ATTORNEY GENERAL'S OFFICE, Washington,
Aug. 26, 1865.
Your letter came all right—& I was glad to hear from you, boy, & to know that you had got home to your own folks at last—& now I hope you will get well & strong again, dear son—& I hope it may be God's will that you will not only get so, but keep so.2 Armory Square hospital is broken up, & all the sick & wounded have been taken away, or forwarded home. I have not seen No. 6. in Ward C. that you speak of, but shall no doubt meet him soon, & that little matter is all right any how.3 Al, you was quite low, one time there in the Hospital—& the worst of it was you was down-hearted & homesick, & said nothing to any body—only when I came around, & we soon had quite a love toward each other, & no doubt that did you good—only I now regret that I did not do more for you, & come to see you oftener.
I am working now in the Attorney General's office. This is the place where the big southerners now come up to get pardoned—all the rich men & big officers of the reb army have to get special pardons, before they can buy or sell, or do any thing that will stand law—Sometimes there is a steady stream of them coming in here—old & young, men & women—some of the men are odd looking characters—I talk with them often, & find it very interesting to listen to their descriptions of things that have happened down south, & to how things are there now, &c. There are between 4 & 5000 pardons issued from this Office, but only about 200 have been signed by the President—The rest he is letting wait, till he gets good & ready—What I hear & see about Andrew Johnson, I think he is a good man—sometimes some of the letters he gets are sent over to this office to be answered—& occasionally that job falls to me—One of them was a letter a few days ago from a widow woman in Westfield, N Y. Her husband was in Texas when the war broke out, joined our army—& was killed by the rebels—they also confiscated his property in Texas, leaving his family helpless—this lady wrote to the President for aid, &c—I wrote the President's answer—telling her that she should have her husband's pension, which would be pretty good, as he was a captain—& that the rebs in Texas could not hold any such property, but that she could bring a suit & get it back, &c.—then put in a few words to cheer her up, &c.—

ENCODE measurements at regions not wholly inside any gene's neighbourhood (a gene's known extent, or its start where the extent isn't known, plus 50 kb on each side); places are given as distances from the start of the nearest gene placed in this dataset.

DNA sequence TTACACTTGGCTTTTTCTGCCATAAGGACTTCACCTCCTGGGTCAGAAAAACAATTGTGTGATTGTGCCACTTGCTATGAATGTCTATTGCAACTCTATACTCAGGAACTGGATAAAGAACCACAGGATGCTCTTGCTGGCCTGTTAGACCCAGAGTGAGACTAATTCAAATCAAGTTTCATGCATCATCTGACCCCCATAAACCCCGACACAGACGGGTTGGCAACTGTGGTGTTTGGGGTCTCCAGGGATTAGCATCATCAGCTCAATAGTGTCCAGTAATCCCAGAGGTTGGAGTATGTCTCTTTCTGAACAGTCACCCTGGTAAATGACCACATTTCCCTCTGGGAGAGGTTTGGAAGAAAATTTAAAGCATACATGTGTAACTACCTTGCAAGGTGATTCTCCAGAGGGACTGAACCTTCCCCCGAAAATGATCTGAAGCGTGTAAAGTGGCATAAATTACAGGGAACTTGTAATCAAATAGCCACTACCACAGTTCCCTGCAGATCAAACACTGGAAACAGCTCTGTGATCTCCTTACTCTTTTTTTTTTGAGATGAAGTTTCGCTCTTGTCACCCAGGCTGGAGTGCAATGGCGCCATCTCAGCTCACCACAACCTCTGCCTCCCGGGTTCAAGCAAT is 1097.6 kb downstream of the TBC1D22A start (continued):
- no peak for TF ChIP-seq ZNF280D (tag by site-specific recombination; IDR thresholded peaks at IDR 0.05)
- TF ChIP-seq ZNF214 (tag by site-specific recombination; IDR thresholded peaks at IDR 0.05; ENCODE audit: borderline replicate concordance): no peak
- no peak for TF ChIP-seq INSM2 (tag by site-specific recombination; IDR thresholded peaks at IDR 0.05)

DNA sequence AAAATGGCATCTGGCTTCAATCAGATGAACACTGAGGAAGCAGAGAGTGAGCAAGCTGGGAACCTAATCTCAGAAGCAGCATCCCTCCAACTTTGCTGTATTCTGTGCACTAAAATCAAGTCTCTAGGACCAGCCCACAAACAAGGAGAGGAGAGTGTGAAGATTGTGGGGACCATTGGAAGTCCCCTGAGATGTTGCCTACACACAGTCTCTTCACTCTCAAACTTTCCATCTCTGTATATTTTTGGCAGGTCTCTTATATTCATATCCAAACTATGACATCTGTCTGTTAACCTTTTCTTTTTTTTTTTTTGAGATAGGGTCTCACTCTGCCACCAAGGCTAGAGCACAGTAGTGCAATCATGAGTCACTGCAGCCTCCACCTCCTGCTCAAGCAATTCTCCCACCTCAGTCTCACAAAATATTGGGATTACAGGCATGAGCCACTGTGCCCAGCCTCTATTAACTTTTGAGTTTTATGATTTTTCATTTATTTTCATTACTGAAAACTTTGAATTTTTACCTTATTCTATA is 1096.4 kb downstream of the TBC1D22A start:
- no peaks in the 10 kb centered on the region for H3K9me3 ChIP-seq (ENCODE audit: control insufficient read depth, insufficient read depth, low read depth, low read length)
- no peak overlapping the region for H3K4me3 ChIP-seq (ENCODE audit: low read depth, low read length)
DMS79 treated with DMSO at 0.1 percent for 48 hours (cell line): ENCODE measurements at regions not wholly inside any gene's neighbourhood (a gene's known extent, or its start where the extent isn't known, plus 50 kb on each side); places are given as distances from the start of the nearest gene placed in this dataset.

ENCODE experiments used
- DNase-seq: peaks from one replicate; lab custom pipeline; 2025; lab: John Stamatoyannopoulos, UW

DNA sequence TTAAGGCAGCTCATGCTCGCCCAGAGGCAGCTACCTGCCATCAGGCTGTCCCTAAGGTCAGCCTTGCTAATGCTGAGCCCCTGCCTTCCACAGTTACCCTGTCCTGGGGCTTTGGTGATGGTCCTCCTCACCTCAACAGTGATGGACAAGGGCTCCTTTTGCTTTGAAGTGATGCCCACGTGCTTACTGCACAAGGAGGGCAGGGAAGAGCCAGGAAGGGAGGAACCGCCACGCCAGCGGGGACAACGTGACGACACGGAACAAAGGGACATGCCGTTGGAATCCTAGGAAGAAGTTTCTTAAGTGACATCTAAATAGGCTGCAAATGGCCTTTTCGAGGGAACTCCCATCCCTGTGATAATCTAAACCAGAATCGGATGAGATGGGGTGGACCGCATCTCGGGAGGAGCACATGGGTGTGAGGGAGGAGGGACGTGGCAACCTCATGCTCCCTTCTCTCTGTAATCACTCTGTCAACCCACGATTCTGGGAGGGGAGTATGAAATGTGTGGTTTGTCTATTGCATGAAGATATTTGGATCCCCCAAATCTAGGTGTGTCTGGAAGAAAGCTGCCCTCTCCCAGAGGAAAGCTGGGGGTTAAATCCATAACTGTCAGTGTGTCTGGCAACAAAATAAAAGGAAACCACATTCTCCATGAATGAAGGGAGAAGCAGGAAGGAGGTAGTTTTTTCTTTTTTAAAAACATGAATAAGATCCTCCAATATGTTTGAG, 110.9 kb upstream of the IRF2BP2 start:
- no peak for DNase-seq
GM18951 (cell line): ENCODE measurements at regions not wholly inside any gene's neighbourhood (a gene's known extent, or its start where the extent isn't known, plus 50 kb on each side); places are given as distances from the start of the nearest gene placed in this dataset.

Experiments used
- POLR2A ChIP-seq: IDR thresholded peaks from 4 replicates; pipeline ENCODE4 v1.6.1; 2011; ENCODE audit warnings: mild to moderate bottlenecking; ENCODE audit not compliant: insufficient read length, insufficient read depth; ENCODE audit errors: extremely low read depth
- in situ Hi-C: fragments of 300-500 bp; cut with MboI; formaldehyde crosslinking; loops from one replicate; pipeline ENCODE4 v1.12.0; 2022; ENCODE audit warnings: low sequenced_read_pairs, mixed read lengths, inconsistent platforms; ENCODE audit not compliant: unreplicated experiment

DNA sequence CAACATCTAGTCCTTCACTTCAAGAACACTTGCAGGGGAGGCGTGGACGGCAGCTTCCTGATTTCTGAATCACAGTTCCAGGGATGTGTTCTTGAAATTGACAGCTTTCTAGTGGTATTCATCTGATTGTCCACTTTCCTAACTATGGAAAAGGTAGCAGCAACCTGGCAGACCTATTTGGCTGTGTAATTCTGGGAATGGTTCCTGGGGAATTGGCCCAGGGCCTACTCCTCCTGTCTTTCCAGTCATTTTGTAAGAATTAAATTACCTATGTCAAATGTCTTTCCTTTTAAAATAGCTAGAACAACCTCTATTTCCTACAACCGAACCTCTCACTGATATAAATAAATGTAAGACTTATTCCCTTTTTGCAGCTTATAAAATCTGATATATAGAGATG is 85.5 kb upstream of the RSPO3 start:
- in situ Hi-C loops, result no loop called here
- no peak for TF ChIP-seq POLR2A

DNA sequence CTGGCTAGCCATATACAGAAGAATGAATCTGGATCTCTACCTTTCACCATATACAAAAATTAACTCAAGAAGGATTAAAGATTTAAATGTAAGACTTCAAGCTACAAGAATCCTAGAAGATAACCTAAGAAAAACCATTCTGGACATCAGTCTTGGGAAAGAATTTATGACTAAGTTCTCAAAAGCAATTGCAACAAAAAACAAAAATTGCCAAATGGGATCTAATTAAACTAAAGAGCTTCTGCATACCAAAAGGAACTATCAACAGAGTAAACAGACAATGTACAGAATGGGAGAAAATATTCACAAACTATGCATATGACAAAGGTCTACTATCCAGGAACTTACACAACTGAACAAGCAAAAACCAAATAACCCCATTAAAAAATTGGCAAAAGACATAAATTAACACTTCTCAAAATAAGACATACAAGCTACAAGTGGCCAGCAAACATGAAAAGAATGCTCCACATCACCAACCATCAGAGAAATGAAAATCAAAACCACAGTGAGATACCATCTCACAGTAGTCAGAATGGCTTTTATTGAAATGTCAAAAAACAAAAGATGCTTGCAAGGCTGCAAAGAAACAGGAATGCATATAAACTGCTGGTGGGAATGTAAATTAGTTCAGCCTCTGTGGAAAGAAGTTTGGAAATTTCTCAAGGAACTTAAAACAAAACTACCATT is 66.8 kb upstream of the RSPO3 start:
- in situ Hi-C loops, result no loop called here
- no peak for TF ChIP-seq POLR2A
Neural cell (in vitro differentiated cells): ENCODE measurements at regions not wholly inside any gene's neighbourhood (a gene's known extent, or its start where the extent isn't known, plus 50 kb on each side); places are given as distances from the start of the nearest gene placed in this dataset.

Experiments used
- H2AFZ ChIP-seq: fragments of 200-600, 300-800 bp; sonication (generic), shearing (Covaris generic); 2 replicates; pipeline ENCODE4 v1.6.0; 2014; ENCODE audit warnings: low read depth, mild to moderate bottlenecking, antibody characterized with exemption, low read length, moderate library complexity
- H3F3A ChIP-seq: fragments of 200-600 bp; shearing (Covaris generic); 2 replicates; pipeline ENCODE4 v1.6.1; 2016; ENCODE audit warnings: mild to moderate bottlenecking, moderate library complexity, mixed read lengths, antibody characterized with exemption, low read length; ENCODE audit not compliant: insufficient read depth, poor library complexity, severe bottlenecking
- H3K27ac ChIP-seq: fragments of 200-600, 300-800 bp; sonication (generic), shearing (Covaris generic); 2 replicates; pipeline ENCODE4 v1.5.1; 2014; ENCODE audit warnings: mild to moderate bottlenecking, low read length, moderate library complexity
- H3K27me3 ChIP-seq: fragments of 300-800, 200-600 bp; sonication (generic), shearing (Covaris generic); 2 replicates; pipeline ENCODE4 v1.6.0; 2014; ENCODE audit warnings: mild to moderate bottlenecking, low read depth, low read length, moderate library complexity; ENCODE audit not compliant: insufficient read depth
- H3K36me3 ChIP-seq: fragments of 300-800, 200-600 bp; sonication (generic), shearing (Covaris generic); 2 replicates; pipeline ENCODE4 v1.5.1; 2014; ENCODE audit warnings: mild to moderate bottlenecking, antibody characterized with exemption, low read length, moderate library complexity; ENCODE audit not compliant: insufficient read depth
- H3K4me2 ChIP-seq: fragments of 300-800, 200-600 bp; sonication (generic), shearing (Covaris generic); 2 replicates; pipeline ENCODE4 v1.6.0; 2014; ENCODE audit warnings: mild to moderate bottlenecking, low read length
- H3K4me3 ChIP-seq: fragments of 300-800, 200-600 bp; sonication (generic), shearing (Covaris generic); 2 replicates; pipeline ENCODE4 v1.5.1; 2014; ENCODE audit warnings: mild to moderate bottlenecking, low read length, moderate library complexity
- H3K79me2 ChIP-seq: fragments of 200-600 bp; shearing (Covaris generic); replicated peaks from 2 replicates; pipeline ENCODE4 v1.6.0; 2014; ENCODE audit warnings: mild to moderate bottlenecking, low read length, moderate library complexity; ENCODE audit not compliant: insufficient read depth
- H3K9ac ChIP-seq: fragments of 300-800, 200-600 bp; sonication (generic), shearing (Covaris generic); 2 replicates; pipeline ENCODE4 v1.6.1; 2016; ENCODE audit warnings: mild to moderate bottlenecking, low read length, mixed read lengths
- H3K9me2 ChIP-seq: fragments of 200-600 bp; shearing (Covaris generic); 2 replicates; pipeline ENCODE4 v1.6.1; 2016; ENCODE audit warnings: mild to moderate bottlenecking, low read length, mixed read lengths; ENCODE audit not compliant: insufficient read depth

Dear son, I did not finish my letter because I have not been able to get the little picture of Lincoln & Washington4—but I succeeded in getting one this morning—I send it as a little present to my dear boy, & I hope it will please him, for there is something about it that is both pleasing & solemn to me, though but a small picture—We are having a cloudy drizzly day here & heavy mist—There is nothing very new or special—There was a big match played here yesterday between two base ball clubs, one from Philadelphia & the other a Washington club—& to-day another is to come off between a New York & the Philadelphia club I believe—thousands go to see them play5—
I keep well, & every body says I am getting fat & hearty—I live at the same place in M street, 468—only I have moved into the front room—it is pleasanter—I have my meals brought up to me—my landlady gives me very good grub, $32.50 a month—Well I must draw to a close, as the sheet is most full—When you write, to let me know how you are, & if you have rec'd this, direct to me, Attorney General's office, Washington D. C.
Now, Ally, I must bid you good by, & I send you my love, my darling boy, & also to your parents, for your sake—you must try to be a good young man & behave right & manly, for that is far more than worldly prosperity—Farewell, dear son,
The text presented here is derived from Edwin Haviland Miller, ed., Walt Whitman: The Correspondence, 6 vols. (New York: New York University Press, 1961–77). For a detailed description of discrepancies between this electronic edition and the print source, see our statement of editorial policy.
A manuscript of this letter, dated August 26, 1865, is held in the Charles E. Feinberg Collection of the Papers of Walt Whitman, 1839–1919, Library of Congress, Washington, D.C.
1. All that is known about Alfred Pratt is contained in this letter and those of June 10, 1865, August 7, 1865, September 27, 1866, January 29, 1867, July 25, 1867, October 28, 1867, July 1, 1869, and January 20, 1870. (Back)
3. In his letter of August 7, 1865, Pratt told Whitman that he had given "to no. 6 thare in the ward 70cts to give to you." Probably in reference to this matter, Pratt wrote on the side of Whitman's letter: "the Draft I will send Monday. I went to the bank Saturday but was closed." (Back)
5. The Philadelphia Athletics defeated the Washington Nationals 87 to 12 on August 28, 1865. On the following day the Nationals played the New York Atlantics. (Back)